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ArtSmart Travels/Writing
  Barcelona’s Modernisme
  Mudejar Style in Seville
  Visiting Vizcaya
  Discovering the Medici's painter in Durham, NC
  The Magnificent and Macabre in Bohemia
  Machu Picchu, Cusco & the Inca's Sacred Valley
  Discovering History and Hospitality in Crete
  Signs of Our Times in Cincinnati, OH
  Discovering Dr. Seuss and More in Springfield,MA
  Ancient Temples of Cambodia
  Dali's Fascinating Self-built World in Spain
  A Valentine from Vienna: the Glint of Klimt
  A "Fan"-tastic Museum at Greenwich, England
  A Winter Garden in Cambridge, MA
  Literally Monumental, Norfolk, VA
  Art, Literature and History in Salem, MA
  Studio Art Glass in the Pacific Northwest
  National Parks/ NW
  Magnificent Murals/Philadelphia
  Vermont's Balloon Festival (Quechee Gorge)
  Discovering the Past in Pompeii
  Prague: Mucha and So Much More
  The Sounds and Sights of San Antonio
  Literally Monumental: Norfolk, VA
  Embracing Eternity (Rome)
  Writing/Poetry Samples
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SouthHouse Blog

Book Inspired Art

8/1/18

Kite Sky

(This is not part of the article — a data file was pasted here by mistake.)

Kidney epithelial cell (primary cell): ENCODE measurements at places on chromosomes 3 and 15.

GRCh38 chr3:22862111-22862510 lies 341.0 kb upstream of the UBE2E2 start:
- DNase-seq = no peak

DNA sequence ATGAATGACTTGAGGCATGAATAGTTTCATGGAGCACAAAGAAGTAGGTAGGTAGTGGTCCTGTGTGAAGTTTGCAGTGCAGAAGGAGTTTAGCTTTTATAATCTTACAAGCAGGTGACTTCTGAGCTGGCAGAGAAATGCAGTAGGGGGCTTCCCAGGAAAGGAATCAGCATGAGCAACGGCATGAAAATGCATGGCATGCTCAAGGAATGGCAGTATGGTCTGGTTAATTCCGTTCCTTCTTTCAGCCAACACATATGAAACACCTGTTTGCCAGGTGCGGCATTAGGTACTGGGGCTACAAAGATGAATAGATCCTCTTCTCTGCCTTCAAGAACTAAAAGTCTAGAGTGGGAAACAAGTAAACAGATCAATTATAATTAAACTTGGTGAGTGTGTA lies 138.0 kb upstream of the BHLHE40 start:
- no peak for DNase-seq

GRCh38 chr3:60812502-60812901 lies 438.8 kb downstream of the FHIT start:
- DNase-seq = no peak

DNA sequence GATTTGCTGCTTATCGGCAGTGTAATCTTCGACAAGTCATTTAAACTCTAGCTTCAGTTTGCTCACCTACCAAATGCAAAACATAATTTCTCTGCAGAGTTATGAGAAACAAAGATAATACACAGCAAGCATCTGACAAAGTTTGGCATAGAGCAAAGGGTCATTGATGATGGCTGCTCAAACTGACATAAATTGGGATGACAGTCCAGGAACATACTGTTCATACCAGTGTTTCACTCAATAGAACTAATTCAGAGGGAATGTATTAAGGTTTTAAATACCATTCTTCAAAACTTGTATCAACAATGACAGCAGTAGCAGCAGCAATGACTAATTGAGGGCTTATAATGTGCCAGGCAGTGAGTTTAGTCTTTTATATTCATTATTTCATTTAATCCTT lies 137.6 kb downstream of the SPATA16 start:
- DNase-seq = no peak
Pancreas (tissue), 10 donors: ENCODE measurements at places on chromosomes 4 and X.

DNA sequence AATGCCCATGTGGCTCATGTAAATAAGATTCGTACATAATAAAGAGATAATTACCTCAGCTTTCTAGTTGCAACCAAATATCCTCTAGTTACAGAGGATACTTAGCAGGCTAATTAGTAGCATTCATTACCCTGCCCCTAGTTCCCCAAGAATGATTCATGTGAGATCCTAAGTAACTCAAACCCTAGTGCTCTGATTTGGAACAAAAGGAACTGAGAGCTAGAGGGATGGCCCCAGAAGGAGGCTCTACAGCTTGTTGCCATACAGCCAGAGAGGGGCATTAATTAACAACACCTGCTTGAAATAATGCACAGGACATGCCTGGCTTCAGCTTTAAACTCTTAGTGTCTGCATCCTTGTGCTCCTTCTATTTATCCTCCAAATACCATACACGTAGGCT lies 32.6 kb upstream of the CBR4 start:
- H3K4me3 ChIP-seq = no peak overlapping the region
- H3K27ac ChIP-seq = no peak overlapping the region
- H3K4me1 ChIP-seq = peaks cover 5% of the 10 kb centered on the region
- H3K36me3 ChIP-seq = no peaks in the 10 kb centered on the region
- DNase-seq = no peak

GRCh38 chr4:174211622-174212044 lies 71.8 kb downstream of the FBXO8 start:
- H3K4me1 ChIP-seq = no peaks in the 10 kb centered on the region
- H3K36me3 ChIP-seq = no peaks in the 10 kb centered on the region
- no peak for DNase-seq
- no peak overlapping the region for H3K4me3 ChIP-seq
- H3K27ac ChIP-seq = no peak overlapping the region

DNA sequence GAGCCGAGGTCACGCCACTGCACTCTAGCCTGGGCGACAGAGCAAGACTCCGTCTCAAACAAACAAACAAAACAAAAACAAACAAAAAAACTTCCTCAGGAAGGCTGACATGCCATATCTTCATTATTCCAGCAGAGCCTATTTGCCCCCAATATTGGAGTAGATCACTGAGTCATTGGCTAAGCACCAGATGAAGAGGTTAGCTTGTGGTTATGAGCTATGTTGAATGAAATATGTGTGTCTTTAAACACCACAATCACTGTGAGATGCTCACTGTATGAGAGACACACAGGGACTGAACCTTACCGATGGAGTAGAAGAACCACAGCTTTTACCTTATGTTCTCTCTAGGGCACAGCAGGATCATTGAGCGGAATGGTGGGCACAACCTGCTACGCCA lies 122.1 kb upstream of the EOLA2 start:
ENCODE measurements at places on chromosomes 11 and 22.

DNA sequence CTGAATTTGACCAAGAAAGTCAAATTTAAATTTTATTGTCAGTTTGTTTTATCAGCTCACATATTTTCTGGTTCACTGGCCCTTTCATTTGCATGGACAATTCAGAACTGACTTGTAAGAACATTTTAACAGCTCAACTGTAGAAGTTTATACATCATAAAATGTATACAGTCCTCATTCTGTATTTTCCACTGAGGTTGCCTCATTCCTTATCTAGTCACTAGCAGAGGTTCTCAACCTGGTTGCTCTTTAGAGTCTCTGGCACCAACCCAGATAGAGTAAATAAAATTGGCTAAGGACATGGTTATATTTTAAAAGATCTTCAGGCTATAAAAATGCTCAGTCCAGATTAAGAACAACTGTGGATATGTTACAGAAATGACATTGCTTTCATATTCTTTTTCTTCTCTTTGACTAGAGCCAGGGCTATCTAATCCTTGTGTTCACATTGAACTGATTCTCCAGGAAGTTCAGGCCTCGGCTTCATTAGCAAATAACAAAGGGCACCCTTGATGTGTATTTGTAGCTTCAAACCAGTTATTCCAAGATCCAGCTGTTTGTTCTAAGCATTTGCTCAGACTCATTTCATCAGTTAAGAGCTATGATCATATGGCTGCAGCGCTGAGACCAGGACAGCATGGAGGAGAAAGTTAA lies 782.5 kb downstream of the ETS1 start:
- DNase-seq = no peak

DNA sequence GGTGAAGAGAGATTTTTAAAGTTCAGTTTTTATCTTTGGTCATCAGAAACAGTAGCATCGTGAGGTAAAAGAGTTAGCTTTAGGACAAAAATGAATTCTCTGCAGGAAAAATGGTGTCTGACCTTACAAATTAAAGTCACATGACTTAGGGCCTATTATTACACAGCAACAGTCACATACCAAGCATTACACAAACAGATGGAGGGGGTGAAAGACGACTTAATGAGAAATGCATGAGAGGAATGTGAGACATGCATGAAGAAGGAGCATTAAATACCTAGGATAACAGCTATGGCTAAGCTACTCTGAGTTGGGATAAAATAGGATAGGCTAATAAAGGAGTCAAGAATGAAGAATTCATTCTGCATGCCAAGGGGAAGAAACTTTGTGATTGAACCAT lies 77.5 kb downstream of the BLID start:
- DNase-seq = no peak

You are invited to First Friday Gallery Hop this week, Aug. 3, 2018 (7-10pm) in Winston Salem,NC. I'm pleased to say I have work in two galleries, so I hope to see you at one of the locations.

Here is information about one of the shows:

Red Dog Gallery, 630 N. Liberty St (at the end of the Artivity Park at the corner of 7th St.) is hosting Unbound/Unleashed in conjunction with Booksmarks (coming in Sept.). Each work of art chosen for the show must relate to a book or poem or other literary work. I love this kind of challenge. It really gets my creativity flowing. I wanted to do something different from my usual printmaking or painting. I challenge you to think of what you might do. What book have you read recently that could inspire a work of art? It's such fun to think about. I can't wait to see what other artists have created.